Mystery of Jupiter’s Strange Evolution

“How could it have taken two million years for Jupiter to grow from 20 to 50 Earth masses?” asked Julia Venturini at the University of Zürich. “That seemed much too long,” she explains: “That was the triggering question that motivated our study.”

With an equator diameter of around 143,000 kilometers, Jupiter is the largest planet in the solar system and has 300 times the mass of the Earth. The formation mechanism of giant planets like Jupiter has been a hotly debated topic for several decades. Now, astrophysicists of the Swiss National Centre of Competence in Research (NCCR) PlanetS of the Universities of Bern and Zürich and ETH Zürich have joined forces to explain previous puzzles about how Jupiter was formed and new measurements.

“We could show that Jupiter grew in different, distinct phases,” explains Venturini, postdoc at the University of Zürich. “Especially interesting is that it is not the same kind of bodies that bring mass and energy,” adds Yann Alibert, Science Officer of PlanetS and first author of the paper.

First, the planetary embryo rapidly accreted small, centimeter-sized pebbles and quickly built a core during the initial one million years. The following two million years were dominated by slower accretion of larger, kilometer-sized rocks called planetesimals. They hit the growing planet with great energy, releasing heat.

“During the first stage the pebbles brought the mass,” Yann Alibert explains: “In the second phase, the planetesimals also added a bit of mass, but what is more important, they brought energy.” After three million years, Jupiter had grown to a body of 50 Earth masses. Then, the third formation phase started dominated by gas runaway accretion leading to today’s gas giant with more than 300 Earth masses.

The new model for Jupiter’s birth matches the meteorite data that were presented at a conference in the US last year. At first, Julia Venturini and Yann Alibert were puzzled when they listened to the results. Measurements of the composition of meteorites showed that in the primordial times of the solar system the solar nebula was divided into two regions during two million years. It could therefore be concluded that Jupiter acted as a kind of a barrier when it grew from 20 to 50 Earth masses. During this period, the forming planet must have perturbed the dust disk, creating an over-density that trapped the pebbles outside of its orbit. Therefore, material from outward regions could not mix with material of the inner ones until the planet reached enough mass to perturb and scatter rocks inwards.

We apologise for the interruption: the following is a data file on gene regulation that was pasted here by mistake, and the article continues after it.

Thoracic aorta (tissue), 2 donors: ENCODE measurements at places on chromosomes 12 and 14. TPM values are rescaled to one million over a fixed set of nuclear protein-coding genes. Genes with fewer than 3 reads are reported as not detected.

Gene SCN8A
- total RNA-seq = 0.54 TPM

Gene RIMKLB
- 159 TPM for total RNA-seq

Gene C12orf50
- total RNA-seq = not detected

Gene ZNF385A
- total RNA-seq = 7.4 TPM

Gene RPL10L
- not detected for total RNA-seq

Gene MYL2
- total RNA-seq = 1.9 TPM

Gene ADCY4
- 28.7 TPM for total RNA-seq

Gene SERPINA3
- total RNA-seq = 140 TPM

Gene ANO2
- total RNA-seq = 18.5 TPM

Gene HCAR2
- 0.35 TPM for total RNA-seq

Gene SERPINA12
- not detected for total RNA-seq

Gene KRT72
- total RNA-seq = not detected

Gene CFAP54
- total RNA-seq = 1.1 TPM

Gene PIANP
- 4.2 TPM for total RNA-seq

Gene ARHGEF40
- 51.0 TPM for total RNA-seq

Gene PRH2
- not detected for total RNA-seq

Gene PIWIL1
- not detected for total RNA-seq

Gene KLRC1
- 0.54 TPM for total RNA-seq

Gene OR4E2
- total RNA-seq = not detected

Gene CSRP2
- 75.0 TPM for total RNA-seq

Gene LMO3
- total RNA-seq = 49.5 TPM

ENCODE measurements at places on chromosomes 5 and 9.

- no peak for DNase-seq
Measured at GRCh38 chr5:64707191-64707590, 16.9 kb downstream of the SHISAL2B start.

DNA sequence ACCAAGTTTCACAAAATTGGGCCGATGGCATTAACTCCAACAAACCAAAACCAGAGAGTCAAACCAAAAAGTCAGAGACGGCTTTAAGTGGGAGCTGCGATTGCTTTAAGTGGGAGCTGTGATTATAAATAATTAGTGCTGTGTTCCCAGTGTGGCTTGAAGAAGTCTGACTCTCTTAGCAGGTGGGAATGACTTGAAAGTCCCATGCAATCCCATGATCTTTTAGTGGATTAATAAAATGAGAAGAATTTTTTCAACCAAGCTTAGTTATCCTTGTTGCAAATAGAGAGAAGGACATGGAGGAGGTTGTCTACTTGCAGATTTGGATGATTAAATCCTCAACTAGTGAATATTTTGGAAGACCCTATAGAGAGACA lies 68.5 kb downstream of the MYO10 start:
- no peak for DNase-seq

A discussion by email started among NCCR PlanetS researchers of the Universities of Bern and Zürich and ETH Zürich and the following week the experts in the fields of astrophysics, cosmochemistry and hydrodynamics arranged a meeting in Bern. “In a couple of hours we knew what we had to calculate for our study,” says Yann Alibert: “This was only possible within the framework of the NCCR, which links scientists from various fields.”

With their calculations, the researchers showed that the time the young planet spent in the mass range of 15 to 50 Earth masses was indeed much longer than previously thought. During this formation phase the collisions with the kilometer-sized rocks provided enough energy to heat the gaseous atmosphere of the young Jupiter and prevented rapid cooling, contraction and further gas accretion.

“Pebbles are important in the first stages to build a core quickly, but the heat provided by planetesimals is crucial to delay gas accretion so that it matches the timescale given by the meteorite data,” the astrophysicists summarize. They are convinced that their results provide as well key elements for solving long-standing problems of the formation of Uranus and Neptune and exoplanets in this mass regime.

The Daily Galaxy via University of Zurich

Image credit: Top of page shows Jupiter’s southern hemisphere photographed by NASA’s Juno spacecraft. NASA/JPL-Caltech/SwRI/MSSS/GeraldEichstaedt/Sea

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